Installing a mosaic tile backsplash is a great way to upgrade the look of your kitchen on a budget. You’ll save even more if you do it yourself instead of paying the labor costs of professional installation.
Although it’s a great DIY project, if you’ve never installed tile before (and even if you have) you may run into some complications. Here are some common problems you may experience, and some tips to help you handle them like a pro.
Tiling Behind Appliances
Featured: White Glossy Subway Tile
Kitchen backsplash tile installations need a solid support beneath the bottom row. This is no problem when installing a backsplash over a countertop, but when you tile behind appliances, such as your range, there’s no counter for support.
Simply screw in a board on the wall, even with the countertop, across the space where the counter is missing. When the tile installation is complete, you can remove the support. Be sure to use tile spacers between the bottom row and support, as well as between other tiles, so there’s room for caulking.
Edges Look Unfinished
Featured: Arabescato Carrara Honed Pencil Molding with Telaio 2" Hexagon Honed Mosaic
Depending upon your installation, you may have an edge where the tile stops that just looks unfinished and awkward. When your mosaics or subway tile do not end at a corner, or are not otherwise framed, use trim pieces to finish.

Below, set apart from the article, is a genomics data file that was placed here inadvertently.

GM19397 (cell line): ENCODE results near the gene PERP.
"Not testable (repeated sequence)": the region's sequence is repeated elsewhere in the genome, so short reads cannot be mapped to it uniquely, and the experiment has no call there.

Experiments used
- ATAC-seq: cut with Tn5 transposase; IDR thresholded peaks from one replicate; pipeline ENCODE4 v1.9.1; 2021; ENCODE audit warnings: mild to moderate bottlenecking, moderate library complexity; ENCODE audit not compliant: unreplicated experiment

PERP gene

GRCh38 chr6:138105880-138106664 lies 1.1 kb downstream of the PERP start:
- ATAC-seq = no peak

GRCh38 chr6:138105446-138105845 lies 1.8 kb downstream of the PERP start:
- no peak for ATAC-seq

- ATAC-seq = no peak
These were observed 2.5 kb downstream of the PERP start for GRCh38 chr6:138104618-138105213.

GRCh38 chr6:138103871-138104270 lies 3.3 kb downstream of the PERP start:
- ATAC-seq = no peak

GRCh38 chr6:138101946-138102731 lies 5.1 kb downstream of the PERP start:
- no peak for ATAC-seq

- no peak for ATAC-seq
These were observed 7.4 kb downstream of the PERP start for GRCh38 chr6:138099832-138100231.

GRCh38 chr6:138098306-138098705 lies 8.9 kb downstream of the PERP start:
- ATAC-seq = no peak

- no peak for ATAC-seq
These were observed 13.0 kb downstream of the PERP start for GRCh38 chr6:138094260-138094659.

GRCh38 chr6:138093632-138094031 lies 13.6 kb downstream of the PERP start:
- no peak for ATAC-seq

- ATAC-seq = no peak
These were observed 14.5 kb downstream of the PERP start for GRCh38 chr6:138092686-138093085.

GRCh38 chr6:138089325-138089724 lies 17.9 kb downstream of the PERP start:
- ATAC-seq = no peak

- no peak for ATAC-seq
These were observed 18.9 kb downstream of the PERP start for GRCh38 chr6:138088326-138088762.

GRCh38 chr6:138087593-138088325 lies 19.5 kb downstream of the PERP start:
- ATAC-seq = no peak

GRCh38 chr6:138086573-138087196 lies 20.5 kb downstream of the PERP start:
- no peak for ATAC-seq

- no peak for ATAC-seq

MSI has products that are perfect for the job, such as Arabescato Carrara Honed Pencil Marble Molding, which adds a subtle 3-D effect. Your framing pieces do not need to match; a contrasting color can create a stylish look as well.
Bottom Grout Line Cracking
Featured: Puebla Splitface Travertine
To prevent cracking in the grout between the bottom row of tile and the countertop edge, do not use grout at all. Houses settle over time, and this edge needs a more flexible material – use caulk instead.
Tiling Around Outlets
Featured: Ice Interlocking Pattern Mosaic Tile
The kitchen backsplash usually has multiple electric outlets, which can be troublesome when it comes to tile installation. If you are using pre-meshed mosaic tile sheets such as MSI’s Ice Interlocking Pattern, you can use a handheld tile cutter to overcome these obstacles.
Measure where the outlet needs to come through the sheet and trim off those tiles. Apply the sheet, then trim the removed mosaic tiles. Apply trimmed pieces to fill in gaps around the outlet.
Haze on the Tile
Featured: Calacatta Blanco Patterned Marble
Is your brand-new tile not quite as shiny as you expected? Leftover grout on the surface can leave a hazy film. This can happen days later, even after you’ve carefully cleaned it off. Wipe the tile with a damp cloth to remove the hazy film, and repeat daily as needed until your tile looks as it should.
DIY projects can save a lot of money – but when problems arise, it can be hard to get the professional look you have in mind. But remember, even the best professional installers had to learn these same tips and tricks along the way. Now that you know how it’s done, are you ready to start your own DIY tile project?
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